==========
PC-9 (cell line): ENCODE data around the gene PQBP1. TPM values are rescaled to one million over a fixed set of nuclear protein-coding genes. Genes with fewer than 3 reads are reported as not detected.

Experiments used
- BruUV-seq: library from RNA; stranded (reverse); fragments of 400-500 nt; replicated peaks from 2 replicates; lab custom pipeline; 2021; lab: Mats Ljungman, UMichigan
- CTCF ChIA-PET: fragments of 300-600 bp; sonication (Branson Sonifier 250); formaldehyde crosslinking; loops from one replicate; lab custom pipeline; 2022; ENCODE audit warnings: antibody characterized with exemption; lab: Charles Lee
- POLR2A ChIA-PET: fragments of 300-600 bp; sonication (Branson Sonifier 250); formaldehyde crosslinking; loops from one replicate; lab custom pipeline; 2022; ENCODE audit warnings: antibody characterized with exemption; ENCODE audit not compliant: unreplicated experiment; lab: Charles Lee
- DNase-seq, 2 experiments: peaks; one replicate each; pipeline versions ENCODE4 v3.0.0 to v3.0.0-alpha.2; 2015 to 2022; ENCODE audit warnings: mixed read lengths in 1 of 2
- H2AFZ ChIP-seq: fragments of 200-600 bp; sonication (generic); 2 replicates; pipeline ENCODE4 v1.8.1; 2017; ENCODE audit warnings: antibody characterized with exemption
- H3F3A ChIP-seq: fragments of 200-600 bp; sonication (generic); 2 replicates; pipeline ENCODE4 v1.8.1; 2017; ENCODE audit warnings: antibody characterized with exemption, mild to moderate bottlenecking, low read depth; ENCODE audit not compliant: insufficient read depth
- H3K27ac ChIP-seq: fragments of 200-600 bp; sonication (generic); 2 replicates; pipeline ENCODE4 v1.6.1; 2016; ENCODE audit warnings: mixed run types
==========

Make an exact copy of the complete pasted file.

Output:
PC-9 (cell line): ENCODE data around the gene PQBP1. TPM values are rescaled to one million over a fixed set of nuclear protein-coding genes. Genes with fewer than 3 reads are reported as not detected.

Experiments used
- BruUV-seq: library from RNA; stranded (reverse); fragments of 400-500 nt; replicated peaks from 2 replicates; lab custom pipeline; 2021; lab: Mats Ljungman, UMichigan
- CTCF ChIA-PET: fragments of 300-600 bp; sonication (Branson Sonifier 250); formaldehyde crosslinking; loops from one replicate; lab custom pipeline; 2022; ENCODE audit warnings: antibody characterized with exemption; lab: Charles Lee
- POLR2A ChIA-PET: fragments of 300-600 bp; sonication (Branson Sonifier 250); formaldehyde crosslinking; loops from one replicate; lab custom pipeline; 2022; ENCODE audit warnings: antibody characterized with exemption; ENCODE audit not compliant: unreplicated experiment; lab: Charles Lee
- DNase-seq, 2 experiments: peaks; one replicate each; pipeline versions ENCODE4 v3.0.0 to v3.0.0-alpha.2; 2015 to 2022; ENCODE audit warnings: mixed read lengths in 1 of 2
- H2AFZ ChIP-seq: fragments of 200-600 bp; sonication (generic); 2 replicates; pipeline ENCODE4 v1.8.1; 2017; ENCODE audit warnings: antibody characterized with exemption
- H3F3A ChIP-seq: fragments of 200-600 bp; sonication (generic); 2 replicates; pipeline ENCODE4 v1.8.1; 2017; ENCODE audit warnings: antibody characterized with exemption, mild to moderate bottlenecking, low read depth; ENCODE audit not compliant: insufficient read depth
- H3K27ac ChIP-seq: fragments of 200-600 bp; sonication (generic); 2 replicates; pipeline ENCODE4 v1.6.1; 2016; ENCODE audit warnings: mixed run types